CS Masthead

Commissioners Deny Added Compensation To Justice Court Judges, Jury Commissioner

A decision by the Roosevelt County Commissioners to deny additional compensation to three county elected officials during a special administrative meeting Monday, Aug. 3, has all three raising questions.
The commissioners voted 3-0 to deny the jury commissioner and the justices of the peace in Wolf Point and Culbertson up to $2,000 in annual compensation above base salary.
The Montana legislature passed a bill earlier this year allowing for the added compensation for the three positions.
Jeri Toavs, who serves as clerk of 15th District Court, jury commissioner and Roosevelt County superintendent of schools, said the matter should have gone before the Compensation Board first for a recommendation. That action is not required.
When asked the reason for the decision, commission presiding officer Duane Nygaard said, “no additional workload.”
“I would second that, exactly,” commissioner Allen Bowker of Culbertson said.
Toavs said she met with Nygaard and Bowker Thursday, Aug. 6.
“I told them, ‘You have no idea what I put into this,’” Toavs said.
“There is additional workload and we’ve had more juries than in the past. We’ve had to pull more people into our [jury] pool because of the number of juries that we’ve had,” she said.
“I’m disappointed, of course,” Culbertson Justice of the Peace Penny Hendrickson said.
“There was nothing to tell us why they were denying it,” she said.
Hendrickson and Wolf Point Justice of the Peace Traci Harada met with the commissioners July 1, asking that compensation be approved.
“We had asked for Judge Harada and I to sit in [when the decision was made] and we were never notified. It was a public meeting,” Hendrickson said.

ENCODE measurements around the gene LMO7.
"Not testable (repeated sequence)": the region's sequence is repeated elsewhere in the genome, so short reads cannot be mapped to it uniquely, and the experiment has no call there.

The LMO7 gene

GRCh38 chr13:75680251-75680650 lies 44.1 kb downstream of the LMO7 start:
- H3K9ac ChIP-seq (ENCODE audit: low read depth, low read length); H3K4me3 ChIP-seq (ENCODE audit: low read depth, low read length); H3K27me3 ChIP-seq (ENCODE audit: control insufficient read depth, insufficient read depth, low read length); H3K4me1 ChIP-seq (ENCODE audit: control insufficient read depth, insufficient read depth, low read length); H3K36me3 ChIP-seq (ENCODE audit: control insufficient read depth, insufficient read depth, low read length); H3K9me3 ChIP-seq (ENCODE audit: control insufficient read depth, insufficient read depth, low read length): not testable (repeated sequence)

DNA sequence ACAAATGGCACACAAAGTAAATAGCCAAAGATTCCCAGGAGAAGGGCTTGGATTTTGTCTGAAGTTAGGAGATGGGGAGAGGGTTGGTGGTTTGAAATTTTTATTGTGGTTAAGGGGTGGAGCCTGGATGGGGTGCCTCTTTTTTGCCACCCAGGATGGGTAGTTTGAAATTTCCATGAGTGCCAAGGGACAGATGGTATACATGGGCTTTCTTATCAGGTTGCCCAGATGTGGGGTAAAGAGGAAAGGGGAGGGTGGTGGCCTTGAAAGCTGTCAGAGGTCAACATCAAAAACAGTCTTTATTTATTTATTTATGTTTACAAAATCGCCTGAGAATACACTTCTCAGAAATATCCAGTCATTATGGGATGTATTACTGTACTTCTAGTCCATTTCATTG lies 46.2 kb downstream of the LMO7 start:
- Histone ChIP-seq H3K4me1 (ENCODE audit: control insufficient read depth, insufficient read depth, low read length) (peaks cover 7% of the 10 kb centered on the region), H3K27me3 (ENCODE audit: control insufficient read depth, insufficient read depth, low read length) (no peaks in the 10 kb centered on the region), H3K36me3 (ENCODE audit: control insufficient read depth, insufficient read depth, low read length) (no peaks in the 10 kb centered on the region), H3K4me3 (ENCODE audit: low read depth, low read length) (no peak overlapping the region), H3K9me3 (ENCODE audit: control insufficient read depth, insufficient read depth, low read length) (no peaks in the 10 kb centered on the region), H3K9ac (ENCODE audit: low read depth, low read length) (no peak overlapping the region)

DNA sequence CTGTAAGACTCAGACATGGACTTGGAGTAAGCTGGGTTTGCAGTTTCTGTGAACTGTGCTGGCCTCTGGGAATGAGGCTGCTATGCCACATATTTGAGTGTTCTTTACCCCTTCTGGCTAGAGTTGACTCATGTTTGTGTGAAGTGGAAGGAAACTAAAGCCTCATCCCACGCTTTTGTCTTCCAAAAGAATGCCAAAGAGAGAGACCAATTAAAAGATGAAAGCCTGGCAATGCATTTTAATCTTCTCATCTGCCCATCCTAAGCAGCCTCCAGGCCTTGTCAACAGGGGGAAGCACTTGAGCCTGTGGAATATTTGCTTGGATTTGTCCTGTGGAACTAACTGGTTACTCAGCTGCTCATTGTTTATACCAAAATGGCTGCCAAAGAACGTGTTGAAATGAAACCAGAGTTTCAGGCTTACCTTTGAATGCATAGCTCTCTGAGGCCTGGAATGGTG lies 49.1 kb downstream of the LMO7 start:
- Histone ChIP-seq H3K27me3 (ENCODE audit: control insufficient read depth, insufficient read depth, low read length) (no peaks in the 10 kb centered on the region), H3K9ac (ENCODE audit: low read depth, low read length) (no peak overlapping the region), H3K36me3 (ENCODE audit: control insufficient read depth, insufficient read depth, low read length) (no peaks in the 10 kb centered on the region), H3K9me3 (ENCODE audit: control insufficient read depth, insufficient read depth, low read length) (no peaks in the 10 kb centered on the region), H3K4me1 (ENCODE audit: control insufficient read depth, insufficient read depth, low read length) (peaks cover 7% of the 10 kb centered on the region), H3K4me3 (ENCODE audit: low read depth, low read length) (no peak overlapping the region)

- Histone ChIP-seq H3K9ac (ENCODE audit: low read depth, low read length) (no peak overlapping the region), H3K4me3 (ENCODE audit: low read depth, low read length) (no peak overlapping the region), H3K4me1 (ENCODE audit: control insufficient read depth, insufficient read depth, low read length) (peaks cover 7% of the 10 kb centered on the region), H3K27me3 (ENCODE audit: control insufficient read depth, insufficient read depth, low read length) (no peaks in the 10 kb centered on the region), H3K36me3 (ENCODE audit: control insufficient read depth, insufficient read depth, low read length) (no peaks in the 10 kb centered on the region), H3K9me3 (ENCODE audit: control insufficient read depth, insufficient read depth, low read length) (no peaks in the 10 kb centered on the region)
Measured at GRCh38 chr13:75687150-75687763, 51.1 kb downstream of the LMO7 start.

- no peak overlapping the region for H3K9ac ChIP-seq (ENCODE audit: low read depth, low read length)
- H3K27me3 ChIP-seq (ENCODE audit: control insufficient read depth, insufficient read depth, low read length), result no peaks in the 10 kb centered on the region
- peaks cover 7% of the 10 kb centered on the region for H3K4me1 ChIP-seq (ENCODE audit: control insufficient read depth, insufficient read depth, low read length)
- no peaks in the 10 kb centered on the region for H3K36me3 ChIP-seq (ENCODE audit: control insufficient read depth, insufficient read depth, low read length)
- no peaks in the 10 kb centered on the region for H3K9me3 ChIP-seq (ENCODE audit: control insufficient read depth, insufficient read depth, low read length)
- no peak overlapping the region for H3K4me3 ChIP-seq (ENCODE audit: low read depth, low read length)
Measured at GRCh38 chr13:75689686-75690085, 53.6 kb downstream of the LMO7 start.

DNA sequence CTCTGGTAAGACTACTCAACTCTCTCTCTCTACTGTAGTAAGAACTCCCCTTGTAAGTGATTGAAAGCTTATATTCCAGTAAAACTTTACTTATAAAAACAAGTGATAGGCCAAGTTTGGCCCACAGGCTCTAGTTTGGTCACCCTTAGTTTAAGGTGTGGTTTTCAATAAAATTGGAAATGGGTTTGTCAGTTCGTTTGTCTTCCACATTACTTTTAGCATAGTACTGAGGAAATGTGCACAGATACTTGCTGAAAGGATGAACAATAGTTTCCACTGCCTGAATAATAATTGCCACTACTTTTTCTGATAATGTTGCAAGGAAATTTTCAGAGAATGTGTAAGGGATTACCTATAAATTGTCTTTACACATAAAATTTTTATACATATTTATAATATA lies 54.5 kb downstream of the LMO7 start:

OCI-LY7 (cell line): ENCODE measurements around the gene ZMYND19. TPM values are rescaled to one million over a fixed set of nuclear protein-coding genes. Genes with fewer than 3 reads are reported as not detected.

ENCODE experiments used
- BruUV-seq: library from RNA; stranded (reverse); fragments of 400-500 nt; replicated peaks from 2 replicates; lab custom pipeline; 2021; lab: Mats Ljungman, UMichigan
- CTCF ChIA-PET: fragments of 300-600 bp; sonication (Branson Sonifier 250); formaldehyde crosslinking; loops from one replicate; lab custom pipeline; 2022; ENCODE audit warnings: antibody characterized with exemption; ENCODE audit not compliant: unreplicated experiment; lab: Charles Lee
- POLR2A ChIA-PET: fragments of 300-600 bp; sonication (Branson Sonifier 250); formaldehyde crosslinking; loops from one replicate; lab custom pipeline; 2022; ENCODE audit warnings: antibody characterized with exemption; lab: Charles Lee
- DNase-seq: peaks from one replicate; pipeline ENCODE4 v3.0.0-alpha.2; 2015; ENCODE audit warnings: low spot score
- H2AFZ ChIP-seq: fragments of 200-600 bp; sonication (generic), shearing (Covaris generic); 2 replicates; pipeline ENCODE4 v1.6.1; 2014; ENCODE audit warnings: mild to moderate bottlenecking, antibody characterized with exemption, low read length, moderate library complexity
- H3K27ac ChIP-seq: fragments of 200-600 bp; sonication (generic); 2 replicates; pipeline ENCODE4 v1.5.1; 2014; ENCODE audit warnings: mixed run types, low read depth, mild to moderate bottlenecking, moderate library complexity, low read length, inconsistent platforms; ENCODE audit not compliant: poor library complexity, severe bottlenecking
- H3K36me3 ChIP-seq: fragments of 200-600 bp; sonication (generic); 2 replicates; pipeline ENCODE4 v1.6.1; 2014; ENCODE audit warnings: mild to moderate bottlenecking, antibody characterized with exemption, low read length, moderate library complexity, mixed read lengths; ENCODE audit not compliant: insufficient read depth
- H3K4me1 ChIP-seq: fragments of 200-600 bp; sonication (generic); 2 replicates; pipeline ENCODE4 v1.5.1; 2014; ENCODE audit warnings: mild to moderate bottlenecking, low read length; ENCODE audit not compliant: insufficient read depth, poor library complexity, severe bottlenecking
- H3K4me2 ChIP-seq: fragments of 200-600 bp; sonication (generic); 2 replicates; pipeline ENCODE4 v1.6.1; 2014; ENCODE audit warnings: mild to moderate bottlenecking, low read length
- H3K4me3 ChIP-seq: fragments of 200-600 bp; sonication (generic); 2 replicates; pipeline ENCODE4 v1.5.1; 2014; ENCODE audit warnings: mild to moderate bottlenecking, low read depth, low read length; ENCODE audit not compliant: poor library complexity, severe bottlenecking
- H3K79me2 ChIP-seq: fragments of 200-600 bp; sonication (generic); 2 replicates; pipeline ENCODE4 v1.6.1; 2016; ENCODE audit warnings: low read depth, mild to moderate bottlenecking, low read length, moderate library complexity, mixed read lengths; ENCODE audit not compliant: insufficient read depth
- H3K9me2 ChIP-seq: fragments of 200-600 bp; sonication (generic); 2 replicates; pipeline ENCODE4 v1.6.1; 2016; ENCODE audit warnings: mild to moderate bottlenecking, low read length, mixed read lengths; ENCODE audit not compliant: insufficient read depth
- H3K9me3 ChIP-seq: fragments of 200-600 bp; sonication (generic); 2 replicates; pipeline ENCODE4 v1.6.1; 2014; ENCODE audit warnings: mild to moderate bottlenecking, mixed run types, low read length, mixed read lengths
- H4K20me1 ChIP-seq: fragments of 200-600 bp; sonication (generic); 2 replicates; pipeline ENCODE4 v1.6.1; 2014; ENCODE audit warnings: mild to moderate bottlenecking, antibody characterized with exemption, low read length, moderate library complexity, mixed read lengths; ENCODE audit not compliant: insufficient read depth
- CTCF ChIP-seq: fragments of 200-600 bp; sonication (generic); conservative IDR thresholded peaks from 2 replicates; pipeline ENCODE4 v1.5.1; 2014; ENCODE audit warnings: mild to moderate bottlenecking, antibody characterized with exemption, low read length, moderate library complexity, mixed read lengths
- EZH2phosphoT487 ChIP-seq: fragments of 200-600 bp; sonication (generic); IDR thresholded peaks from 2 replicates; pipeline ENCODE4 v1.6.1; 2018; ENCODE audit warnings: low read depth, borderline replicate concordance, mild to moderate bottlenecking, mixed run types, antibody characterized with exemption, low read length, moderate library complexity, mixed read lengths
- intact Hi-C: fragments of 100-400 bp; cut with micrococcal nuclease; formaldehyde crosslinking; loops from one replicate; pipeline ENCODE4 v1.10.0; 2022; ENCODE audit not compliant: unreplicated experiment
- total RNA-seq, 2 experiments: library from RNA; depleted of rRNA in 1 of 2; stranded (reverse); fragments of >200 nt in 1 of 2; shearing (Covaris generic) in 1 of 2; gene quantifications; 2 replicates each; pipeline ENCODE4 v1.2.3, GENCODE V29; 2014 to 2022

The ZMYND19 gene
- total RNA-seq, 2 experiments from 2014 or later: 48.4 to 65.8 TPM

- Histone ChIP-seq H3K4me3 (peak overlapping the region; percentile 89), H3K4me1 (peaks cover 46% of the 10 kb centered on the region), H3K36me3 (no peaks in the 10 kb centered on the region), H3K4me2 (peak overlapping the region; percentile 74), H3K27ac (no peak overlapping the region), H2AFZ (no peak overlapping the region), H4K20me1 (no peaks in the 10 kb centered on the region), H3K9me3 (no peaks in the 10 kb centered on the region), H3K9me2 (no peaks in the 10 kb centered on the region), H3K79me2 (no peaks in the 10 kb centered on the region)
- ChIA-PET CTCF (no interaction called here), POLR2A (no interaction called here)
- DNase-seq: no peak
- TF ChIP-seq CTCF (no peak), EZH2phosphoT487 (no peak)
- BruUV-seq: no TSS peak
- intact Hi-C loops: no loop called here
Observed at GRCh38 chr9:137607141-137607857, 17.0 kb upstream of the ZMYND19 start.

She cited the work load for both justices and said she thought the justices had a substantial case when they met with the commissioners on July 1.
“We are the only elected officials that are required to take certification,” Hendrickson said.
“It’s kind of frustrating when the commissioners will give themselves compensation,” she said.
“I sent in a claim for mileage for coming to Wolf Point [to meet with the commissioners on July 1] and they denied it. They claimed it was personal business,” Hendrickson said.
“I believe my right to participate was violated because I received no notice,” Harada said. “I saw no posting, was not notified by email or phone.”
She said she had asked specifically when the meeting would be held when she and Hendrickson met with the commissioners July 1.


Culbertson resident Gene Marchwick asked the Culbertson City Council if a neighbor’s horse barn could be relocated away from his rental property, due to the smell it was producing. He did not ask that the horses be moved outside the city limits.

Sorensen Donates Quilts To RMC Alzheimer’s Unit


Pictured is Roosevelt Medical Center nurse Terrie Turbiville displaying some of the donated quilts. (Photo by Jaimee Green)